“… Barnett stated that the idea that two universities can together with a Government agree to establish a law school or to create the mechanism for the establishment of a law school is completely contrary to the system that has been established by the Governments of the Caribbean”.
The minutes of a CLE Review Committee were also adverted to with the intention of showing that Guyana never had approval for a law school.
Liesel Weekes, the Bar Representative of Barbados referred to the following minutes:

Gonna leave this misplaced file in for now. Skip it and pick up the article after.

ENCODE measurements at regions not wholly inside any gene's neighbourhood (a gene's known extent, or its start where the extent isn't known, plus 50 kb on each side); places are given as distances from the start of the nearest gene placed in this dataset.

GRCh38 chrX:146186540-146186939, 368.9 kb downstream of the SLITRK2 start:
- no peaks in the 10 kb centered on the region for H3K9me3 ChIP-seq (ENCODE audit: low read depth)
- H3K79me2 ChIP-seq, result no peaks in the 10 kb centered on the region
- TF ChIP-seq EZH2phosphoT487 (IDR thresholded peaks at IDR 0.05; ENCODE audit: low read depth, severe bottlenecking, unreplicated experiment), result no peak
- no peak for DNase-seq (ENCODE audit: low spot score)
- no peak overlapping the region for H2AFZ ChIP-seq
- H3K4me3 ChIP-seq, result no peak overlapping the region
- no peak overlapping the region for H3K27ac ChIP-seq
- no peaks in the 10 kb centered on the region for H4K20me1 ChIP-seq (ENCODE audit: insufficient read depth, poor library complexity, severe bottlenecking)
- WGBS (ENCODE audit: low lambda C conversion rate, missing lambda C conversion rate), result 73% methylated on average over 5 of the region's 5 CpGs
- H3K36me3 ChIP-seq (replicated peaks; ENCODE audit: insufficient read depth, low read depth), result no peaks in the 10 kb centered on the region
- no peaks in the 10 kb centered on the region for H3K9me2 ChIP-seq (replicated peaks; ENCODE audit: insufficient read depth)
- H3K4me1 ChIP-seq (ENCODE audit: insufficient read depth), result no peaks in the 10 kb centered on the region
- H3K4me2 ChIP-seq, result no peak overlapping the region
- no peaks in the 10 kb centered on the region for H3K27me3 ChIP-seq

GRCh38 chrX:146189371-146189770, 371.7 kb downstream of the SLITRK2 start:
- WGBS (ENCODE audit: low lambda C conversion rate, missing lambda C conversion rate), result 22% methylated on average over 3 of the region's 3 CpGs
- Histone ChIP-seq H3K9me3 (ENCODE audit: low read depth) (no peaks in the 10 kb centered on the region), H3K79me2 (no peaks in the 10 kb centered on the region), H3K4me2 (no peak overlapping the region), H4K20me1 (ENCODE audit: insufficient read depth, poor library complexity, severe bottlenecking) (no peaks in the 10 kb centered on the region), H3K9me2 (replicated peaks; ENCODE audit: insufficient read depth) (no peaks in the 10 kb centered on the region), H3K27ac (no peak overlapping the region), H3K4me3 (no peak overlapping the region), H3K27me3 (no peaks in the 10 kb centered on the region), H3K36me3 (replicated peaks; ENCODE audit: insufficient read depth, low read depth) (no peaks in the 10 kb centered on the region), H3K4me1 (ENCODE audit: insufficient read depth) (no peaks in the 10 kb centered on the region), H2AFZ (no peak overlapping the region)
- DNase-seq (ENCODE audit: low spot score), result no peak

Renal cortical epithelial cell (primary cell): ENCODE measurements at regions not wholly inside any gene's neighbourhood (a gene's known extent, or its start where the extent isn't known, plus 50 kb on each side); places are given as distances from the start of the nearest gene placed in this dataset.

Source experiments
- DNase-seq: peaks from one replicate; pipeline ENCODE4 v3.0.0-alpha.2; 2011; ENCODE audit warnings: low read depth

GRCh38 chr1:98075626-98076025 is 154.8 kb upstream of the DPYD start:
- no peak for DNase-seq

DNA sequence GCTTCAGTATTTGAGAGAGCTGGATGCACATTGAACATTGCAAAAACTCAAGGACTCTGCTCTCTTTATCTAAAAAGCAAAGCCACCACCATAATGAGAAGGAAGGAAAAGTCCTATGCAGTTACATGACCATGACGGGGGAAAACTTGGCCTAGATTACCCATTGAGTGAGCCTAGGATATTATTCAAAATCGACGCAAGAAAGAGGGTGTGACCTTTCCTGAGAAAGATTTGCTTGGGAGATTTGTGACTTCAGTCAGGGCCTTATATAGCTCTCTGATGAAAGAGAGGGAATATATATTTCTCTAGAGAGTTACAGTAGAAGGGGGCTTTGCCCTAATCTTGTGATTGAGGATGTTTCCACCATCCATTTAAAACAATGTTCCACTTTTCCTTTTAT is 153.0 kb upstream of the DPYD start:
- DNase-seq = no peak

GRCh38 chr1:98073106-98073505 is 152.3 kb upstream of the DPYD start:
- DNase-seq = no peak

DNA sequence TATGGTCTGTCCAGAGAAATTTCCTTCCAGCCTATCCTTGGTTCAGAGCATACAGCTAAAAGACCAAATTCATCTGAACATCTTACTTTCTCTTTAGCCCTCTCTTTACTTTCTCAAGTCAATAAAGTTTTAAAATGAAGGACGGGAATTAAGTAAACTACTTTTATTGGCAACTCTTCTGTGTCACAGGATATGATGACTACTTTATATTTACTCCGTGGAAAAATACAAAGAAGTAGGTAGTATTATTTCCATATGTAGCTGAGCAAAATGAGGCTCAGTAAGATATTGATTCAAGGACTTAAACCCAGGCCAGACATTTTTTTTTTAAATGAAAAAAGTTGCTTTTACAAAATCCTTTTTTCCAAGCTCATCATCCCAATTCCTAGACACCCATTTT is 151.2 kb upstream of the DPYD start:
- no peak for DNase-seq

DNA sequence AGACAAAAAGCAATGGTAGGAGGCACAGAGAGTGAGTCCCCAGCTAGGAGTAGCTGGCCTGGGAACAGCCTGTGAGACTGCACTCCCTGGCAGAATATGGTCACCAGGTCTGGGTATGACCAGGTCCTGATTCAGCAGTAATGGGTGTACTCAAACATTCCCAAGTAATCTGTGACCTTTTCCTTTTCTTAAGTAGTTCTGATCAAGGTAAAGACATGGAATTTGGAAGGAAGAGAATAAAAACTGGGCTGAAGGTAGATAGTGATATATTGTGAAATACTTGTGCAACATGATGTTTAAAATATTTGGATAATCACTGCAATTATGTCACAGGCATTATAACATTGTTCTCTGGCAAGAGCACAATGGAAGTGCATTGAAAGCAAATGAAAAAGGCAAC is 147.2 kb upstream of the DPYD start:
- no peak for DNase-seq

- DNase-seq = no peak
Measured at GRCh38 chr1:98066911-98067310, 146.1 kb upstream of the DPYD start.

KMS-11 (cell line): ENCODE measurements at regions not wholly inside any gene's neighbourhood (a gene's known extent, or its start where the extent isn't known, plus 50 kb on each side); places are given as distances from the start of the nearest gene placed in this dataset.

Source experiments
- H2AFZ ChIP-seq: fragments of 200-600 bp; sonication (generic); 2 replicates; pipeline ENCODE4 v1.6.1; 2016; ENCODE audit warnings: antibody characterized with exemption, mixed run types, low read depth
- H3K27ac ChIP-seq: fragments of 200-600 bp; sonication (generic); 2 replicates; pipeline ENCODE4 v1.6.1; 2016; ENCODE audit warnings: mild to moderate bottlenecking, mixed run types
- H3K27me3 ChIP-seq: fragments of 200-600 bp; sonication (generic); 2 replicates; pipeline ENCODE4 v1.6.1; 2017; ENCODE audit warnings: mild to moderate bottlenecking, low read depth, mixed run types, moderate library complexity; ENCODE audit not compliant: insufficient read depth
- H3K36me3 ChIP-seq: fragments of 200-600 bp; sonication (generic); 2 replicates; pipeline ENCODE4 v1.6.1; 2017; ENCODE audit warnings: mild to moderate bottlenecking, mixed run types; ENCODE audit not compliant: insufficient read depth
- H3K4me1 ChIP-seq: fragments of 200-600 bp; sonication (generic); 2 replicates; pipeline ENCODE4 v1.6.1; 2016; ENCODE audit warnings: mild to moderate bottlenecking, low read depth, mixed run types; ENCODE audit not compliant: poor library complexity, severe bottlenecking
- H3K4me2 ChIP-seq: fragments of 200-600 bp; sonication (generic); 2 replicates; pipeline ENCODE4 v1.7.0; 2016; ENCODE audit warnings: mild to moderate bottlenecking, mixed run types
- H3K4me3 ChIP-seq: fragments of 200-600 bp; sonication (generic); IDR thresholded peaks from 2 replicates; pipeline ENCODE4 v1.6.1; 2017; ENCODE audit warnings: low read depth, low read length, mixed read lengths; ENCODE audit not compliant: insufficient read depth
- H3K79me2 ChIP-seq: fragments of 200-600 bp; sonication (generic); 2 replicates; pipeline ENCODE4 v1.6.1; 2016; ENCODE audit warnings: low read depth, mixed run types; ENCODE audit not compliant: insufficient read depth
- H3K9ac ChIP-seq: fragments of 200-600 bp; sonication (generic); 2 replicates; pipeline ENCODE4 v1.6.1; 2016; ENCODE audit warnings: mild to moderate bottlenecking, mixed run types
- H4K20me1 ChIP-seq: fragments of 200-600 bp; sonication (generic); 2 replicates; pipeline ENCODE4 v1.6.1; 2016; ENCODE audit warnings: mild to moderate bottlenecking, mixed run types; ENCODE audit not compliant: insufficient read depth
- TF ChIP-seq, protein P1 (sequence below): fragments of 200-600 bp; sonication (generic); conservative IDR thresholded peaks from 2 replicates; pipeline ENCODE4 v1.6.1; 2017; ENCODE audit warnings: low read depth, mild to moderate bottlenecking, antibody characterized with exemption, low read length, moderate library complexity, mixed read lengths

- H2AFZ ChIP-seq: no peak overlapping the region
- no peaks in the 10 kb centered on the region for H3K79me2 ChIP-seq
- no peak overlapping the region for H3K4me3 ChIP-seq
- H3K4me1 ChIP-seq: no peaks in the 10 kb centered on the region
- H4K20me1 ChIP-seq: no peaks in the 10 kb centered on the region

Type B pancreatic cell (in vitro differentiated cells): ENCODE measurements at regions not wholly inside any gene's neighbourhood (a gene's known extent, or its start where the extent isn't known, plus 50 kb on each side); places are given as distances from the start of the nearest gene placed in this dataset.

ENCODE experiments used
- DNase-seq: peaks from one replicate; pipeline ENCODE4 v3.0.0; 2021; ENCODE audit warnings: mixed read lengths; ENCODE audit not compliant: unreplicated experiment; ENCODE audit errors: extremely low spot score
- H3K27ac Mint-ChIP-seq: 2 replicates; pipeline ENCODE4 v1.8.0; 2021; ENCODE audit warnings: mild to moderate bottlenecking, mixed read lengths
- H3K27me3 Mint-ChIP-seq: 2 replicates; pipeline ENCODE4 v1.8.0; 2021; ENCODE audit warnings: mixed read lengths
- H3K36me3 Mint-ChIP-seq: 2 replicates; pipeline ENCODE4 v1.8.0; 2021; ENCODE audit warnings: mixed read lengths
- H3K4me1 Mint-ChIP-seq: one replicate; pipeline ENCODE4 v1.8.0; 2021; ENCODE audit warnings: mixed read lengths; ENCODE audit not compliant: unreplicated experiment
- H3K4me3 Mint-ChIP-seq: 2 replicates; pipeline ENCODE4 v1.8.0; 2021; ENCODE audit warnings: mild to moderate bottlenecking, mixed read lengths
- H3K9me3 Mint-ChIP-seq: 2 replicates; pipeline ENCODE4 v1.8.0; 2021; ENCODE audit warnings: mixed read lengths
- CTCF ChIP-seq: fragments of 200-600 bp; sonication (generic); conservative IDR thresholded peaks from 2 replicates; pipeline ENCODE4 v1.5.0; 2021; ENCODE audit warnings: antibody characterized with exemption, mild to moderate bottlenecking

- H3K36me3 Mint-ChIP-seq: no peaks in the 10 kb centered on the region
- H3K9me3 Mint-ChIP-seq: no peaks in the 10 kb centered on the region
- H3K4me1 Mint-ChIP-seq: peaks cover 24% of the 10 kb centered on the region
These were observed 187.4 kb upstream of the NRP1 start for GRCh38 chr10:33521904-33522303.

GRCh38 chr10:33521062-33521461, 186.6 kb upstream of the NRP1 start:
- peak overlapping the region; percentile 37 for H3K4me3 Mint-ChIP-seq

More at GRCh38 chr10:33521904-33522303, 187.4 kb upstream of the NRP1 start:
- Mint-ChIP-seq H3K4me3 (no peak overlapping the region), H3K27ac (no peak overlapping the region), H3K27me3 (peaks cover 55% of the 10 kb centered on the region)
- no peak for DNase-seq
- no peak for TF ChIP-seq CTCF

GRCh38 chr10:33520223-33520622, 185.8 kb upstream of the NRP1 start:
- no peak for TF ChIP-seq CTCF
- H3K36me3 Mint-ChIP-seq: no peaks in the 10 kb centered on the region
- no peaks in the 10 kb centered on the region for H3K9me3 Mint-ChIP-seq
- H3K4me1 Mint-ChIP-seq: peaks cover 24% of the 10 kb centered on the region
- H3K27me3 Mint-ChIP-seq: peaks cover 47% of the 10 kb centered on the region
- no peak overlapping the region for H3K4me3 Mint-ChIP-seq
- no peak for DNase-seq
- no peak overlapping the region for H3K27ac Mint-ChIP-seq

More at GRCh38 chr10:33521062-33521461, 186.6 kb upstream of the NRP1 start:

“”The Committee agreed that based on a review of the records and discussions with former Chairmen, the record is clear that the Council has not agreed to the establishment of a law school.” and “A review of the records for the period 2002 to 2005 revealed the following: `1. A proposal was presented to the Council by the then Attorney General for Guyana, Mr Doodnauth Singh SC for the establishment of a law school in Guyana under the auspices of Council. `2. Discussions took place up to 2003 between Attorney General for Guyana, Mr Doodnauth Singh and the then Chairman of Council, Justice Dennis Morrison QC, as he then was. This resulted in a committee of the Council visiting Guyana in 2003 when Madame Justice Desiree Bernard was still Chancellor of the Judiciary. The committee comprised Justice Dennis Morrison QC, Chairman of Council; Mr Keith Sobion, Principal, Norman Manley Law School; Justice Annestine Sealey, Principal, Hugh Wooding Law School and Mrs Kathleen Rochford, Registrar, Hugh Wooding Law School. `The committee met with the Prime Minister of Guyana at that time, the Attorney General and the Permanent Secretary, Mr Roger Luncheon. That committee outlined to the Guyanese contingent that the Council, having had the experience of the Eugene Dupuch Law School in The Bahamas fresh in their minds, would need to see a feasibility study which addressed the following: Capital cost, library facilities, staff recruitment plans, quality assurance and equivalency and other infrastructural matters.’ `The subject was again raised in 2005 as recorded in the January 20, 2005 minutes of the EXCO, and the January 21, 2005, minutes of Council. Those minutes reflect that the Chairman had reminded the meeting of the approach by the Government of Guyana to establish a law school. Further, Council was awaiting the submission of the full proposal by the Guyanese Government. Up to that time, at the 2005 meeting of Council, no further information had been received from the Cabinet of the Government of Guyana.’ `The matter was again raised in September 2016, and the decision taken by Council at that time was that any entity that is proposing to set up a law school under the auspices of the Council of Legal Education needs to submit a feasibility study along with a proposal for Council to consider the request.’”